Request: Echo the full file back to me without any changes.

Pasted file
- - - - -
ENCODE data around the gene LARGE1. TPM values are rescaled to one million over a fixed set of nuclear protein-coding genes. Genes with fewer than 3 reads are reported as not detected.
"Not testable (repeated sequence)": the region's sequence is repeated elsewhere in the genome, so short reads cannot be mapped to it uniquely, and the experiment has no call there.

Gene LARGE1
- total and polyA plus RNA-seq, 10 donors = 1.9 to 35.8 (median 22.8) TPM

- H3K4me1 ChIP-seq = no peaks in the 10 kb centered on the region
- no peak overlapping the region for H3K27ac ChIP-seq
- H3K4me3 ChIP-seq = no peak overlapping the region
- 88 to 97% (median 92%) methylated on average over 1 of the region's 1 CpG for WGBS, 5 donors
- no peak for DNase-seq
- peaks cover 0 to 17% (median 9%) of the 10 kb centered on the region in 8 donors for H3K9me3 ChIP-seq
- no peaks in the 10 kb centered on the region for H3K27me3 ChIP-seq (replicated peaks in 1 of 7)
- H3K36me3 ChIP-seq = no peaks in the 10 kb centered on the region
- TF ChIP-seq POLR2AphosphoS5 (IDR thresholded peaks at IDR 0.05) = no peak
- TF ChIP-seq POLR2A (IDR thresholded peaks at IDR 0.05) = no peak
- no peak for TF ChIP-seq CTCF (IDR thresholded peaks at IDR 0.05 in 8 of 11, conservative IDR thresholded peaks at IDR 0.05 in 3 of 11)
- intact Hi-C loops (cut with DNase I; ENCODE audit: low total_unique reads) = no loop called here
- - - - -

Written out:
ENCODE data around the gene LARGE1. TPM values are rescaled to one million over a fixed set of nuclear protein-coding genes. Genes with fewer than 3 reads are reported as not detected.
"Not testable (repeated sequence)": the region's sequence is repeated elsewhere in the genome, so short reads cannot be mapped to it uniquely, and the experiment has no call there.

Gene LARGE1
- total and polyA plus RNA-seq, 10 donors = 1.9 to 35.8 (median 22.8) TPM

- H3K4me1 ChIP-seq = no peaks in the 10 kb centered on the region
- no peak overlapping the region for H3K27ac ChIP-seq
- H3K4me3 ChIP-seq = no peak overlapping the region
- 88 to 97% (median 92%) methylated on average over 1 of the region's 1 CpG for WGBS, 5 donors
- no peak for DNase-seq
- peaks cover 0 to 17% (median 9%) of the 10 kb centered on the region in 8 donors for H3K9me3 ChIP-seq
- no peaks in the 10 kb centered on the region for H3K27me3 ChIP-seq (replicated peaks in 1 of 7)
- H3K36me3 ChIP-seq = no peaks in the 10 kb centered on the region
- TF ChIP-seq POLR2AphosphoS5 (IDR thresholded peaks at IDR 0.05) = no peak
- TF ChIP-seq POLR2A (IDR thresholded peaks at IDR 0.05) = no peak
- no peak for TF ChIP-seq CTCF (IDR thresholded peaks at IDR 0.05 in 8 of 11, conservative IDR thresholded peaks at IDR 0.05 in 3 of 11)
- intact Hi-C loops (cut with DNase I; ENCODE audit: low total_unique reads) = no loop called here